"[...] on the day all combinations are exhausted,
the result should remain secret, and in any case
the universe will have completed its cycle -
and we will all be consumed in the dazzling glory
of the great Metacyclosynchrotron."
Umberto Eco, Foucault's Pendulum

=======
Preface
=======

On March 13th, 1997, the idea of a generator for the calculation of pseudo-random numbers emerged. Inspired by Donald Knuth's algorithm P [1], the generator basically operates on permutations. In fact, no arithmetic operations are required, hence the name: naRND "non-arithmetic random". The algorithm is open source and is published under the 3-clause BSD license.

Due to variations in length and number of permutations used, naRND is more a family of generators than a single generator. Each generator derived from naRND is referred to as naPRNG "non-arithmetic pseudo-random number generator".

*Special note

Random numbers are useful, often even necessary, e.g. for simulations, cryptography and statistics, to name but a few. Each of them requires special qualities. There is no theoretical proof that one of the naPRNGs described here satisfies one of these requirements.

Although theoretical studies are missing, many configurations of naRND passed the empirical tests including the BigCrush test battery [2] (see [Tests]->[TestU01]). In addition, the algorithm is very flexible and available as open source. In the hope that the algorithm is useful, this site publishes the documentation of the algorithm and of the test results, and provides downloading of source code, release version, random data samples and detailed test results.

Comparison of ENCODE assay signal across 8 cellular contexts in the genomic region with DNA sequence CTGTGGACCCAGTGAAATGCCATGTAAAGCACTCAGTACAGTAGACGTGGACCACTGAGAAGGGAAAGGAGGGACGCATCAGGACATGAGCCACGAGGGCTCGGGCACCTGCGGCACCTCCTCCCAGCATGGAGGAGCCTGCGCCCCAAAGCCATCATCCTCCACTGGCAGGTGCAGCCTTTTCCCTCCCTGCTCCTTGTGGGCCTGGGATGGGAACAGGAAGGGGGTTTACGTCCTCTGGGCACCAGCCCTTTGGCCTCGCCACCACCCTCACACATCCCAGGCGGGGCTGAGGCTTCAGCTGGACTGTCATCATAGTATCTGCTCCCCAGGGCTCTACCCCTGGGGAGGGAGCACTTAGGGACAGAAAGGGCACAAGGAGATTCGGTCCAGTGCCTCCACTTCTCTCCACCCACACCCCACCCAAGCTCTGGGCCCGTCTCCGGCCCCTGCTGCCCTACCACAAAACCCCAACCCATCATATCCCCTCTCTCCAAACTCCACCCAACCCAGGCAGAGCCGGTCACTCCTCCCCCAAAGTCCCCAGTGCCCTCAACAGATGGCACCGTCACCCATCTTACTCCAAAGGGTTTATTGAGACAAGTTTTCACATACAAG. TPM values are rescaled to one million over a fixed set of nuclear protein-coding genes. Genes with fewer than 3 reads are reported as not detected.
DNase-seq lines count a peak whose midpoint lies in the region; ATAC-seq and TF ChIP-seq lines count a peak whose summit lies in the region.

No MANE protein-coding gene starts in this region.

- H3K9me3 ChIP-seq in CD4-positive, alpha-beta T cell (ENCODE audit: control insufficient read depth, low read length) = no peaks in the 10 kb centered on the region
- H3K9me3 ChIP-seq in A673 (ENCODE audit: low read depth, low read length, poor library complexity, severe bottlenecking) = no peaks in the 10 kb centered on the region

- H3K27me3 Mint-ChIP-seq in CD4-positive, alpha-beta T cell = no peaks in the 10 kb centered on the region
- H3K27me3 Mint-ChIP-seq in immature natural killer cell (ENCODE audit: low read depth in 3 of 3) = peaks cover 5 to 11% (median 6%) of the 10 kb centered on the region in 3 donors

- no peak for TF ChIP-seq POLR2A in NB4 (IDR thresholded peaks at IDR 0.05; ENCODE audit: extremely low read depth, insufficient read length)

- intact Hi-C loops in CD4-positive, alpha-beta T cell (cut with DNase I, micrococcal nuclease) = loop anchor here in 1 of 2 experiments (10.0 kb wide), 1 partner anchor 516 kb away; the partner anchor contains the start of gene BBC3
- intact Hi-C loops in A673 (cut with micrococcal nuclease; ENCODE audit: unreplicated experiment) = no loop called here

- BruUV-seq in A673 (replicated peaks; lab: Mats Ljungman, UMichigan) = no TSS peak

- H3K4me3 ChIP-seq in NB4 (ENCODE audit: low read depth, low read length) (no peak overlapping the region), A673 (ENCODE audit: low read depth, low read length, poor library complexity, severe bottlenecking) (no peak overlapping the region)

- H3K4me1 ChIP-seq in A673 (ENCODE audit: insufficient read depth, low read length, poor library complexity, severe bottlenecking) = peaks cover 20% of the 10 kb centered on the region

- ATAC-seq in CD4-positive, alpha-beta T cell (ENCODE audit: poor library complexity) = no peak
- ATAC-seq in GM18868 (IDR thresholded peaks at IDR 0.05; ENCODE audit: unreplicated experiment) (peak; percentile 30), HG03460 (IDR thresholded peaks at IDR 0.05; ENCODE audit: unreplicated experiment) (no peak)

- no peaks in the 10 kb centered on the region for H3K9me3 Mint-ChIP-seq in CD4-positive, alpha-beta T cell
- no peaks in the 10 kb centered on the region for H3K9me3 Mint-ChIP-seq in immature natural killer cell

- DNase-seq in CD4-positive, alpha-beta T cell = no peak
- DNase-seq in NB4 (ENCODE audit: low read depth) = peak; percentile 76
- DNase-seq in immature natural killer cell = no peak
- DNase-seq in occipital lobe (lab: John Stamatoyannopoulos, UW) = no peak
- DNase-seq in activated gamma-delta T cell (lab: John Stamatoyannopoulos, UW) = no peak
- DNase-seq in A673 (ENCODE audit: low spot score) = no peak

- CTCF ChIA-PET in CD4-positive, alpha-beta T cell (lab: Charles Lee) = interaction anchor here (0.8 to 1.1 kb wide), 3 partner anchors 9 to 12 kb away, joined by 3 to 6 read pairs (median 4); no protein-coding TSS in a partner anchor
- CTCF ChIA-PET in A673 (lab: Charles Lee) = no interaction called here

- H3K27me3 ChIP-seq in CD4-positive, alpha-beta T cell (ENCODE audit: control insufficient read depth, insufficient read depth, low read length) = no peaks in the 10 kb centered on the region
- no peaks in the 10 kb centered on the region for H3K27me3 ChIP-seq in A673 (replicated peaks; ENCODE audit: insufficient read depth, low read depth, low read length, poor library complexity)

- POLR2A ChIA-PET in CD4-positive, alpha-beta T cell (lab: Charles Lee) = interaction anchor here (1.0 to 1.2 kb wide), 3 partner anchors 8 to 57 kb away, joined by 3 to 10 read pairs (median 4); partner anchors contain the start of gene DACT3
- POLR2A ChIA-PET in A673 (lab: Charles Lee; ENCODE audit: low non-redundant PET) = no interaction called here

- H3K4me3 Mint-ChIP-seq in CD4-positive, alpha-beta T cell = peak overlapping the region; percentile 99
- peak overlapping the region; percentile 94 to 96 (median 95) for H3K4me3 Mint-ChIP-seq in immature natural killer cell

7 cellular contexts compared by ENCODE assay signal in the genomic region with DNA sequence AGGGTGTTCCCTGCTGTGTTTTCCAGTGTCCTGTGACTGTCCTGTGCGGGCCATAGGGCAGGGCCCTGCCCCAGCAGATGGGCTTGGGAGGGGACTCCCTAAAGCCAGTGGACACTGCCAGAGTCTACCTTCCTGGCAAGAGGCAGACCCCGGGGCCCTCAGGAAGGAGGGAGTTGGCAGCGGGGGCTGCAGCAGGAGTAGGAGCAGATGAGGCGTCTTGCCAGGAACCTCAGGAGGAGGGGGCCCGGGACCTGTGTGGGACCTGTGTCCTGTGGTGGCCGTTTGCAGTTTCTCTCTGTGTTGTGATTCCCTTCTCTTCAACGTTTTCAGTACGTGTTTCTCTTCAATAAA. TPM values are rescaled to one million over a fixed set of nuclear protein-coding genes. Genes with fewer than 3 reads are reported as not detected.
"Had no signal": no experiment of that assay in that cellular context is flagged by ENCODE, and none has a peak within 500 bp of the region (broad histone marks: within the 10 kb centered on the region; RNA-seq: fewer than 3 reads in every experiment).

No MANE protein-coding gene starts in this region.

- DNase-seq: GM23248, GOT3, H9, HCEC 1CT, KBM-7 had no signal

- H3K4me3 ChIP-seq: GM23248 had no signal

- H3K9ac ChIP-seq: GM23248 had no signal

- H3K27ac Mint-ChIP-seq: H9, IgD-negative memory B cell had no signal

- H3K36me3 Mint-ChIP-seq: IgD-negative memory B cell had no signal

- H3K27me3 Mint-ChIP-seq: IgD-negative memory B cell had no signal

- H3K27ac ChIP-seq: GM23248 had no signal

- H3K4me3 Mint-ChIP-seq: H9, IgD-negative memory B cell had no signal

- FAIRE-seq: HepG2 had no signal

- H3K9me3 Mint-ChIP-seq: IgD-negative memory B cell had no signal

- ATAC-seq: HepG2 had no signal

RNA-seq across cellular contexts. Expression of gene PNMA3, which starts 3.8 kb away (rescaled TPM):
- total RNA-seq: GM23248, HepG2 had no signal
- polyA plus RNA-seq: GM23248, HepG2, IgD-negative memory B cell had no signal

Any feedback is very welcome!

=============
Documentation
=============

---------
Algorithm
---------

Although the current implementation is based on circularly linked nodes, it is easier to understand the algorithm implemented with arrays and index pointers. Each naPRNG consists of

There are two operation modes V1 "Version 1" and V2 "Version 2", with effect on the generation of the random items. In addition, two substitution modes "Strict" and "Loose" are defined. The operation modes are described in the following pseudocodes. The substitution mode is explained in the context of the implementation using nodes (see [Documentation]->[Pseudocode]->[Node-based]).